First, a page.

IBM vs. Gartner During the 1980s, Part 3
Here’s how the drama continued to unfold:
In early March 1993 I was shocked to receive a call followed by a personal visit in my office by two people associated with IBM: Tom Barr and Nicholas Katzenback. Tom Barr was Cravath Swaine & Moore’s most famous lawyer and was handling the entire IBM account. Nicholas Katzenbach is a Rhodes Scholar, former professor at Yale and the U. of Chicago, a former U.S. Attorney General, and now General Counsel for IBM!
Imagine how nervous I felt as Mr. Barr calmly and respectfully told me that copies of Gartner presentation charts were found stapled to IBM “Confidential-Do Not Copy” documents during discovery proceedings in the IBM vs. National Semiconductor Corp. lawsuit! This was one of two major lawsuits which IBM initiated in its efforts to control its Japanese competitors and their U.S. Partners. IBM apparently wished them to “cease and desist” from the design and production of “IBM Compatible” mainframes, since those lower-cost copies which were penetrating IBM’s major revenue source: its huge installed-base of large systems.
After some idle chatter, Tom said that we were not the subject of an investigation or the target of litigation, and “of course” IBM was skeptical that we were necessarily the source of this material. BUT, he asked me respectfully to look into this matter, and within 20 minutes, the two left to return to Armonk, IBM’s corporate HQ. I recall wondering why Mr. Katzenbach had come along; he had hardly said a word.
Wow! As soon as they left I huddled with David Stein my partner, and we instantly and simultaneously concluded what had transpired: The Gartner analyst who led our ILCM service (IBM Large Computer Machines) would more than sometimes entertain our Japanese clients from Fujitsu and Hitachi, the primary manufacturers of these huge IBM clones, and National Semi was their major semiconductor supplier. One of our conference rooms was near my office and David’s, I recalled I had been casually surprised by the size of each Japanese group, but most important, I knew that our analyst had a girlfriend who worked at in one of IBM’s major laboratories, in its education department! Q.E.D.?
We immediately walked into our analyst’s office and confronted him with the situation. He did not even attempt to refute our suspicions, and agreed to pack up at once and leave our offices, permanently! I should note that somewhat later we determined that “IBM Confidential” and “Do Not Copy” were the lowest forms of security control within the firm, compared with “IBM Secret”, “IBM Top Secret” (I don’t recall the other security terms), and that the source of the document was an IBM classroom where dozens of these documents were exchanged with few further security controls.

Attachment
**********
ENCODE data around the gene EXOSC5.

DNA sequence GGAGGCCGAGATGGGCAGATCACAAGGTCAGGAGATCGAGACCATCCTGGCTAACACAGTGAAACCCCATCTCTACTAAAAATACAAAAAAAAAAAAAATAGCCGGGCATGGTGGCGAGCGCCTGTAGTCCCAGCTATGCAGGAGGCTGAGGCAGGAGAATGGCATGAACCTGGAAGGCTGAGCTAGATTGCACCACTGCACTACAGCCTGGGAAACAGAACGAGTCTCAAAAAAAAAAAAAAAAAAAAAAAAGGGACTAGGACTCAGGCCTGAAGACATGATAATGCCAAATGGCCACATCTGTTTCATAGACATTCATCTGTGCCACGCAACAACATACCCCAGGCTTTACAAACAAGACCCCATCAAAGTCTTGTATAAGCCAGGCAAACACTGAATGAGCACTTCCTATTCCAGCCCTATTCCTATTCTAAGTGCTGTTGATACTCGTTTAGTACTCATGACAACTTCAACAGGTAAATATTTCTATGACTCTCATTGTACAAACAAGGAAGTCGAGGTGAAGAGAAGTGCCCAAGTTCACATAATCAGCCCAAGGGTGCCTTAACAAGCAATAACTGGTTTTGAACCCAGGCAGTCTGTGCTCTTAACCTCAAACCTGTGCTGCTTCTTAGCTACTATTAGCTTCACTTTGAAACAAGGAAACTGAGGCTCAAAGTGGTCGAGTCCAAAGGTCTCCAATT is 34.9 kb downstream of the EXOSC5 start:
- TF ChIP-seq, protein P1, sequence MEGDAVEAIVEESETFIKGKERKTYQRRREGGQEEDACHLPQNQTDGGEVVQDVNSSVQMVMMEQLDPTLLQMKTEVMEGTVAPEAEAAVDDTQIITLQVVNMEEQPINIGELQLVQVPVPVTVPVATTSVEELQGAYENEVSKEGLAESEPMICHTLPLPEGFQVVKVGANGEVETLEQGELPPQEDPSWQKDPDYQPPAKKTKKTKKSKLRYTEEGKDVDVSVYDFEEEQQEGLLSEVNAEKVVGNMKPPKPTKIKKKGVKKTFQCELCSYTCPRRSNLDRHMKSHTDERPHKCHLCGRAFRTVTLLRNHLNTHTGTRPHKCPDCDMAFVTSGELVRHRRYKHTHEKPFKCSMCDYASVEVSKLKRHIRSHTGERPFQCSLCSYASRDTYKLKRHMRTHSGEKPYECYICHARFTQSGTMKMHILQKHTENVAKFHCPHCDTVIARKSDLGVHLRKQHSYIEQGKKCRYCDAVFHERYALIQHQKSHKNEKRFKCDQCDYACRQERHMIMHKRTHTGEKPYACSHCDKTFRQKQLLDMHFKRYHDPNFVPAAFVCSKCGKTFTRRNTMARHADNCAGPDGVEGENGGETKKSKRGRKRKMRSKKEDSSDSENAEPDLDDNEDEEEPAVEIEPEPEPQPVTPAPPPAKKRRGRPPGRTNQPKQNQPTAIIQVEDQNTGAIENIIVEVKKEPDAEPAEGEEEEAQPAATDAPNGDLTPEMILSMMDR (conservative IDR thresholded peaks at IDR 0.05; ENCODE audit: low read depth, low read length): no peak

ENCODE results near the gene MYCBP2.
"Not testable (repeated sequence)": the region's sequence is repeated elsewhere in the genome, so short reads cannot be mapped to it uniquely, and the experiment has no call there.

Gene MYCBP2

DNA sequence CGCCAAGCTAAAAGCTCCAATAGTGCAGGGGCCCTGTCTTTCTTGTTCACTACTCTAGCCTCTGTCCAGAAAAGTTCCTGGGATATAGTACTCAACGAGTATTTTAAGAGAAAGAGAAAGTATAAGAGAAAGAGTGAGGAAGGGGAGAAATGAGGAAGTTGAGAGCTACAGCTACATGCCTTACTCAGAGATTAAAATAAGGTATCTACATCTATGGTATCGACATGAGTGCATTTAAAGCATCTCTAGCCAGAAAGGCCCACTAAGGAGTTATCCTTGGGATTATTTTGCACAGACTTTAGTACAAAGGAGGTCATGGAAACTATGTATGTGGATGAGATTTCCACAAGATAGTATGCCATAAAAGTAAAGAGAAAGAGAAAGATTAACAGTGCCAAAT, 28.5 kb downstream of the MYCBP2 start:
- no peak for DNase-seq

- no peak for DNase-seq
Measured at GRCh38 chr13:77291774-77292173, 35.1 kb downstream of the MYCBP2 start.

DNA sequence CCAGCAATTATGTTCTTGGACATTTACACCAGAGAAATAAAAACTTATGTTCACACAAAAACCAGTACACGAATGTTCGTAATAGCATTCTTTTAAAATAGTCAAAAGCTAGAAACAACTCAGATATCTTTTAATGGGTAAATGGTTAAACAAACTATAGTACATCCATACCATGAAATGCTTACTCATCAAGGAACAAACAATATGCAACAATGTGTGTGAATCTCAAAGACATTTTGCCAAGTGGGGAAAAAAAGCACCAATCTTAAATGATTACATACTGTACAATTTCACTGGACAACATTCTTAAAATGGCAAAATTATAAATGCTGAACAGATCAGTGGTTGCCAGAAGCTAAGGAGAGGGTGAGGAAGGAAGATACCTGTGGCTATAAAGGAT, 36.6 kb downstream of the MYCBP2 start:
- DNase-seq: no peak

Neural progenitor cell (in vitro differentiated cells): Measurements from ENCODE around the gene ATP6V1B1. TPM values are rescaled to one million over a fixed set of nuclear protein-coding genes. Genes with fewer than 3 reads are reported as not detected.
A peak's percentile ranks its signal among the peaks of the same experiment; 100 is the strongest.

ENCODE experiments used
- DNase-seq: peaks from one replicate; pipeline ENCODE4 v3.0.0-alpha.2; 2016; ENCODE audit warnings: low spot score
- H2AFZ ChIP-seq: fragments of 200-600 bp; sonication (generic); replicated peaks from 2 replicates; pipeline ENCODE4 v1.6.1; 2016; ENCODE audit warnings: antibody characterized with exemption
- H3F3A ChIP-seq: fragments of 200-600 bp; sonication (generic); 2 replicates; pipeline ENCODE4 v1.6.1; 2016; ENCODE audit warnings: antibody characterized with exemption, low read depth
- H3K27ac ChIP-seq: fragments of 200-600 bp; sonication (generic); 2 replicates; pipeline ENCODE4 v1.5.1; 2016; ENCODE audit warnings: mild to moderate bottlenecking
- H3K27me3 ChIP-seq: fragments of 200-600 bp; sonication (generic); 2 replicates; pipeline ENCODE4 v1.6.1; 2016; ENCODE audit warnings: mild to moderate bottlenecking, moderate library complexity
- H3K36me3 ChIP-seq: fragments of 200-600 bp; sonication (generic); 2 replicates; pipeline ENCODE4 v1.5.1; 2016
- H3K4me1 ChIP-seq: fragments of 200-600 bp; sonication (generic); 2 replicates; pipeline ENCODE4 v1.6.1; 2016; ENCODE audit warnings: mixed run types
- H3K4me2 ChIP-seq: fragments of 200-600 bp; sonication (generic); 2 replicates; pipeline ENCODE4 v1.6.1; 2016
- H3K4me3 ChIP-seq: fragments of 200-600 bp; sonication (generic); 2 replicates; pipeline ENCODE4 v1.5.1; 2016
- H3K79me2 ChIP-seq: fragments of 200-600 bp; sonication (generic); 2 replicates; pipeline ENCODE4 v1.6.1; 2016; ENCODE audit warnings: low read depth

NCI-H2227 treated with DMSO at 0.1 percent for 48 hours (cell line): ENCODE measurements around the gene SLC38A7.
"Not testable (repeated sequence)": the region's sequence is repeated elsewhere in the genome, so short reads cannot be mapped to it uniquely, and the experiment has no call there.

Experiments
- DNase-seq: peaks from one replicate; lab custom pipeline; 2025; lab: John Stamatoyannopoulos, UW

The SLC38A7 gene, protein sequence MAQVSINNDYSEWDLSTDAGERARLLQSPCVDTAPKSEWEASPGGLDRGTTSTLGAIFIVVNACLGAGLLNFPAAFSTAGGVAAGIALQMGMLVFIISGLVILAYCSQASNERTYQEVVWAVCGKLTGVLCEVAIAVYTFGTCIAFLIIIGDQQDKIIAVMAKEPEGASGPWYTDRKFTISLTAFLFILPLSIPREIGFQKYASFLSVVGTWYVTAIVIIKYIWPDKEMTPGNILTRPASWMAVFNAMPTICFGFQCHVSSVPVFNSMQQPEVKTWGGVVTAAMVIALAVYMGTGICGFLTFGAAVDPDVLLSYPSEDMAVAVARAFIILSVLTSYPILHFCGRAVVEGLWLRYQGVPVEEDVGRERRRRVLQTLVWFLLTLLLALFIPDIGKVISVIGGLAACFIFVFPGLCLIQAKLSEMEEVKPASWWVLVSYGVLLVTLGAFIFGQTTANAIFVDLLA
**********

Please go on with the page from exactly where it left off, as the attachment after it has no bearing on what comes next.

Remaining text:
We watched our analyst leave, and of course notified IBM of our finding and the his firing. But still, IBM continued to harass us. We believed we were at the boundary of being sued despite IBM’s initial representations, as we suffered through constant negotiations and cost, with our new major attorneys who had been recommended by our board. Weil Gotshal’s Dick Gruenberger, with the active assistance of his firm’s famous chairman Ira Milstein, who would have to deal with the extremely tough Tom Barr. I believed we had a strong case that these were not trade secrets but with no trial we were nevertheless soon forced to a ‘consent settlement’ with IBM, a better result than being sued which would likely have bankrupted us. Yet, we did suffer what I considered a forced punishment, as follows:
We were given a detailed document as to IBM’s version of what it believed should be our rules of behavior which we had to distribute annually to all staff who had to read and sign it! Also, our lawyers Weil Gotshal had to commit to visiting us at the same time annually in order to review, face to face with all analysts, our various obligations with regard to IBM’s rights.
Third, the major item for me, was IBM’s applying what has been called in the trade a “snitch clause” whereby any offer by any outsider to provide information which might possibly be considered confidential, would have to be reported immediately to IBM counsel. This seemed ridiculous, if not onerous, but that was that. I assumed it was primarily to keep us on our toes.
In retrospect, this legal nightmare had caused us much agony, wasted time which hurt our productivity, and incurred huge legal expenses. In my view it was an unnecessary and vindictive action on IBM’s part, and which it should have known in the long-term might ironically hurt it more than helped! After all, we were a form of “the press”, which digs for protected content all the time, and who ever sues the press?